In 1972, for example, price and wage controls were introduced, but with moderate success. And despite the undogmatic outlook, Nixon’s administration showed a clear conservative profile. His appeal to conservative southern state attitudes was particularly expressed through Nixon’s appointments of Supreme Court judges.
In the 1972 presidential election, Nixon won a superior victory over Democrats George McGovern, the party’s leftist. In the election, Nixon won 61 percent of the electorate, but still had a majority in Congress.
Nixon was finally fielded by the Watergate scandal. The break-in at the Democratic Party headquarters in Washington DC on June 17, 1972 would prove to be just one of many expressions that the Nixon administration had, over a long period of time, used illicit funds in its zeal for political power. Starting in the fall of 1972, Watergate issues came to dominate the American public debate, paralyze the administration’s domestic activity and threaten foreign policy.
The scandal escalated as Nixon’s closest co-workers John Ehrlichman and Harry Robin’s “Bob” Haldeman had to step down after the White House in March acknowledged that attempts had been made to cover up obvious illegalities. It did not help the administration’s case that Vice President Spiro Agnew resigned in October 1973 because of a tax case. In his place, President Nixon appointed Congress Representative Gerald Rudolph Ford jr. He was quickly officially approved by Congress in accordance with recent constitutional amendments.
In the spring of 1974, the House of Representatives officially began preparing national law for the president; it became clear then that Nixon could not avoid prosecution. On August 8, 1974, Nixon announced that he was leaving the office of President. Gerald Ford took over the next day. As its vice president, Ford appointed Governor Nelson Rockefeller, who, unlike Ford, belonged to the Liberal wing of the Republican Party. On September 8, Ford pardoned Nixon for any federal wrongdoing he may have committed. But the battle between Congress and Nixon was also a culmination of the rivalry between the two state powers; the legislative and the executive.
Consolidation in 1974-1981
Ford’s presidential term (1974–1977) was marked by the need to unite the nation and restore respect for the national institutions. Prior to the 1976 presidential election, Ford won the Republican nomination with Conservative Midwest Senator Robert Dole as vice presidential candidate. At the election, Democrats largely retained their strength in Congress and won the presidential election. Former Georgia Governor Jimmy Carter and his Liberal Vice Presidential candidate Walter F. Mondale got 51 percent of the vote against Ford’s 49 percent. Carter was the first Southern politician to win a US presidential election since 1848.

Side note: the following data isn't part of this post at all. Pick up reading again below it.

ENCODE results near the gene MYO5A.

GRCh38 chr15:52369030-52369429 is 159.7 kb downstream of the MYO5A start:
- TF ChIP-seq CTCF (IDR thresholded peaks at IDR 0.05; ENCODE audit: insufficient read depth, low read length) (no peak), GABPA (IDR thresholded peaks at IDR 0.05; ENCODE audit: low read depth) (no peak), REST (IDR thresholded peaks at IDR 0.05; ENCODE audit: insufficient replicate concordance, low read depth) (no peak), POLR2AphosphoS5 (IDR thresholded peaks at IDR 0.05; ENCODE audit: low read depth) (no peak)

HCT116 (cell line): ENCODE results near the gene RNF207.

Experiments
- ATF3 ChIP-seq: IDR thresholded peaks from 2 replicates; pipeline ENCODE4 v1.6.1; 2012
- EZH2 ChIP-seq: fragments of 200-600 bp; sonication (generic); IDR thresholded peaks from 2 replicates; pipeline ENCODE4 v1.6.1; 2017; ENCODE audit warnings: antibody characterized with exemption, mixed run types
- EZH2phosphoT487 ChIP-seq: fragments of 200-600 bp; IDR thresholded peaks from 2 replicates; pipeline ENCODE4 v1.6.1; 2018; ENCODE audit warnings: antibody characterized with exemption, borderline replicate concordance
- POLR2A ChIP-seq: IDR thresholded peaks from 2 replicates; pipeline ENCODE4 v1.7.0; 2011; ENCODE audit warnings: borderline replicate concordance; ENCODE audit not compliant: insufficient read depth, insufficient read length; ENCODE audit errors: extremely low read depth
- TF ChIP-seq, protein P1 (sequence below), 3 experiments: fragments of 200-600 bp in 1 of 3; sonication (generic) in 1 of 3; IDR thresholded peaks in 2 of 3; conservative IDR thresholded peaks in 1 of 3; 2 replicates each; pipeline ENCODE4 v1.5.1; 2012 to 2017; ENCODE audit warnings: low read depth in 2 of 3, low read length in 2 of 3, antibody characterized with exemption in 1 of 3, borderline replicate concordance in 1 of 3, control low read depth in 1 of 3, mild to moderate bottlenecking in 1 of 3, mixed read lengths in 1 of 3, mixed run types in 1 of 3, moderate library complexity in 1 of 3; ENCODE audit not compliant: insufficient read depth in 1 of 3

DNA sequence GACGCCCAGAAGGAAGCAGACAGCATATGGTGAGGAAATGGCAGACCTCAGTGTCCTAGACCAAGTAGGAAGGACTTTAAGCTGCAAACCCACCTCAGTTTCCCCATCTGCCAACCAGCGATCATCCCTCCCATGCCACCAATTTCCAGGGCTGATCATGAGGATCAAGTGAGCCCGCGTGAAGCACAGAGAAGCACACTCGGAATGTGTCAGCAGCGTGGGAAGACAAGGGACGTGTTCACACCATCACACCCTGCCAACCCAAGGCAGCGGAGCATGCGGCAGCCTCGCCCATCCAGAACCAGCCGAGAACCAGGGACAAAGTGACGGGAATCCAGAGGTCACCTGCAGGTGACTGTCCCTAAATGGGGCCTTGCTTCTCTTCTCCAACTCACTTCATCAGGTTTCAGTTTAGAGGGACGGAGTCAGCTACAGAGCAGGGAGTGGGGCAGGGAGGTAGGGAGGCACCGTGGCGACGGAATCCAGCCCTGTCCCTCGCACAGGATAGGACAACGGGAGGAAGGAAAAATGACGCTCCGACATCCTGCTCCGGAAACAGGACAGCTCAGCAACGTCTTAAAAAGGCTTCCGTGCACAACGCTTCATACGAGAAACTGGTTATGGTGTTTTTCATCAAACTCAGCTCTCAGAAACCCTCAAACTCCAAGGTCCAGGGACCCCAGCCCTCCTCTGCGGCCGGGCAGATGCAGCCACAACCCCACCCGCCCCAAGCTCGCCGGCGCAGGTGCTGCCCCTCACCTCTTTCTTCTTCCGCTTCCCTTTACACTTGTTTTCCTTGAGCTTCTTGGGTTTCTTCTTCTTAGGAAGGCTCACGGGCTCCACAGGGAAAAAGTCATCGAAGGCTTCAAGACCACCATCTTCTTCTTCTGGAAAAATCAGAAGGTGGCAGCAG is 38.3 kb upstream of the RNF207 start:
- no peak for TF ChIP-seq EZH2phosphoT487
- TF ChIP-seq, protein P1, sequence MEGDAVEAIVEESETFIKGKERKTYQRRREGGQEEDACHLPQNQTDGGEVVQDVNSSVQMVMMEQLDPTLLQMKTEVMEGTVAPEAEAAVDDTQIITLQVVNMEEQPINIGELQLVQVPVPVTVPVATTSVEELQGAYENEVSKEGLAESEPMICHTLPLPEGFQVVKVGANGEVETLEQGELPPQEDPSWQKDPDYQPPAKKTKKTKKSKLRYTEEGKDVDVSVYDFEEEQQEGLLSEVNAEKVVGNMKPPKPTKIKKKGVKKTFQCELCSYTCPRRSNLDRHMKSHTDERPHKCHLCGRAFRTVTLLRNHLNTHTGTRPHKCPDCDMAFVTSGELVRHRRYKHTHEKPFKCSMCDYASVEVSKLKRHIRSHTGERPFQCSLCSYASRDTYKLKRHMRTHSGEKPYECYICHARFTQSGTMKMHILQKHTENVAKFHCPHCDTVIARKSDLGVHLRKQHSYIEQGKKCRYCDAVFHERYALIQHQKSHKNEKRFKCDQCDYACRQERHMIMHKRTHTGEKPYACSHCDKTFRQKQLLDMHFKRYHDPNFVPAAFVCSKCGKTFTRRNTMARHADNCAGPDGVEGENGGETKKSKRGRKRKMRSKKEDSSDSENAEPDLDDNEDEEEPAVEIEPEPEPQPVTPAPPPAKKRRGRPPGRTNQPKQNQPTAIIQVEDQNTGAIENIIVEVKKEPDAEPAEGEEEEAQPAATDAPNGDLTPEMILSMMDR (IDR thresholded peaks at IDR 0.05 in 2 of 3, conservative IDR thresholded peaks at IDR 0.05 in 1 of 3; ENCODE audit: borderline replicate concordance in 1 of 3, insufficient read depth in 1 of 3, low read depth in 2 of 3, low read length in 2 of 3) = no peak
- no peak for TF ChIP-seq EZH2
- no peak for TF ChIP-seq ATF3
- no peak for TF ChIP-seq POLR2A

For Carter’s victory in 1976, it did not matter that he represented an alternative to the nation’s more established politicians. At the same time, it was pointed out that this could prove to be a weakness in the relationship with Congress. The solid democratic majority here would therefore be no guarantee that Carter’s reform proposals could be implemented. Carter was no reformer either. In many ways he remained a stranger in Washington. He did not manage to reduce unemployment or inflation. The black population of the United States, which strongly supported him in 1976, did not see his financial position improving.
However, it was foreign policy that got the most attention during Carter’s term. His strong interest in human rights contributed to this and led to increased tension between the United States and the Soviet Union. The hostage drama in Tehran (1979-1981) and, among other things, the Carter administration’s unsuccessful rescue operation seemed to emphasize that the US position as a superpower was weakened.
On the other hand, Carter’s mediation efforts in the Middle East led to the signing of a framework agreement for peace between Israel and Egypt (the Camp David Agreement) in 1978, and for a while helped to increase the international prestige of the United States. In time, this coincided with increasing national pride in the United States.